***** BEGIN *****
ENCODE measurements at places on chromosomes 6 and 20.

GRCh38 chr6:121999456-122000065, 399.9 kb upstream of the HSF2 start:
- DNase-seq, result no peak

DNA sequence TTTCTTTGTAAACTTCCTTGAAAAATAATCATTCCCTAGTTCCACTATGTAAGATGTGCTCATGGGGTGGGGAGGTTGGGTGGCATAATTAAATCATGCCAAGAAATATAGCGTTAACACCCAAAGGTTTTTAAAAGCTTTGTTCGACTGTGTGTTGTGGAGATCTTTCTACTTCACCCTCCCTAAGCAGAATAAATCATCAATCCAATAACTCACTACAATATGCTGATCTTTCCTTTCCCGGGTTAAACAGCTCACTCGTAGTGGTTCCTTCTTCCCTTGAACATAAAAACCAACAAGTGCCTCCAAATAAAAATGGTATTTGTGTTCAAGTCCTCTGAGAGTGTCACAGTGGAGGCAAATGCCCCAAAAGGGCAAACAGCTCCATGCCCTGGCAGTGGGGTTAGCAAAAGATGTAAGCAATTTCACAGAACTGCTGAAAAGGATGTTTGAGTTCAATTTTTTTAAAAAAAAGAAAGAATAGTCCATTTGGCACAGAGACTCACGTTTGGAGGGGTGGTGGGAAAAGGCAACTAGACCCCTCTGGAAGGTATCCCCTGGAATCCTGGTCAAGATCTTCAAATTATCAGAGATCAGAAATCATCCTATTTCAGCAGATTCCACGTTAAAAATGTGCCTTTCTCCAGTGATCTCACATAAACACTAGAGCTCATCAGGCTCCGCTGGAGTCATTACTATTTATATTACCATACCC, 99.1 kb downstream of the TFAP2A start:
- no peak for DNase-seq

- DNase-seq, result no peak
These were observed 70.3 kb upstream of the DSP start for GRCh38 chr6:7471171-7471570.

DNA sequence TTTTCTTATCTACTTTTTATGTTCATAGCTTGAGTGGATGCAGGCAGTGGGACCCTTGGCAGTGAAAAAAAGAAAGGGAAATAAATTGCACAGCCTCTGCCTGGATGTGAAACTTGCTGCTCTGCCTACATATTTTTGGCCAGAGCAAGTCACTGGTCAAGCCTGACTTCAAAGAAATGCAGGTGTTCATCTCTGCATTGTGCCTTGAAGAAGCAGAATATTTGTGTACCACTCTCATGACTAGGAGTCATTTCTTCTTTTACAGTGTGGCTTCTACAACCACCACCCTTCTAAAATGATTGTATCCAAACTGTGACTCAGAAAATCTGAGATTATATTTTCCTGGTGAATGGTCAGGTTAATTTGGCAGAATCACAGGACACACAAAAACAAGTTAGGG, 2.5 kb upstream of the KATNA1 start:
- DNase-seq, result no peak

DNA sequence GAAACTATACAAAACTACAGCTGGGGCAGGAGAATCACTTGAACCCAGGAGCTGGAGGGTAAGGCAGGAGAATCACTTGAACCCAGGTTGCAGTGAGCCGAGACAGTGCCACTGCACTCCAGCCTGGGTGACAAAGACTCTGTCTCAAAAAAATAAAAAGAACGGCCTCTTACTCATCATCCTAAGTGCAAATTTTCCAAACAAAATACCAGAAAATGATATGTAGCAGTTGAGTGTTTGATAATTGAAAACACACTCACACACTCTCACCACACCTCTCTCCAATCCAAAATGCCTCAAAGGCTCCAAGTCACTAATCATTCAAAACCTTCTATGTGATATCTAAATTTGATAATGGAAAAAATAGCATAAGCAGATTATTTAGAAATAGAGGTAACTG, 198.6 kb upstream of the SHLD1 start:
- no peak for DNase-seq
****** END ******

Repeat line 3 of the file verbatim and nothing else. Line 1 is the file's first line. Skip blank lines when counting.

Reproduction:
- DNase-seq, result no peak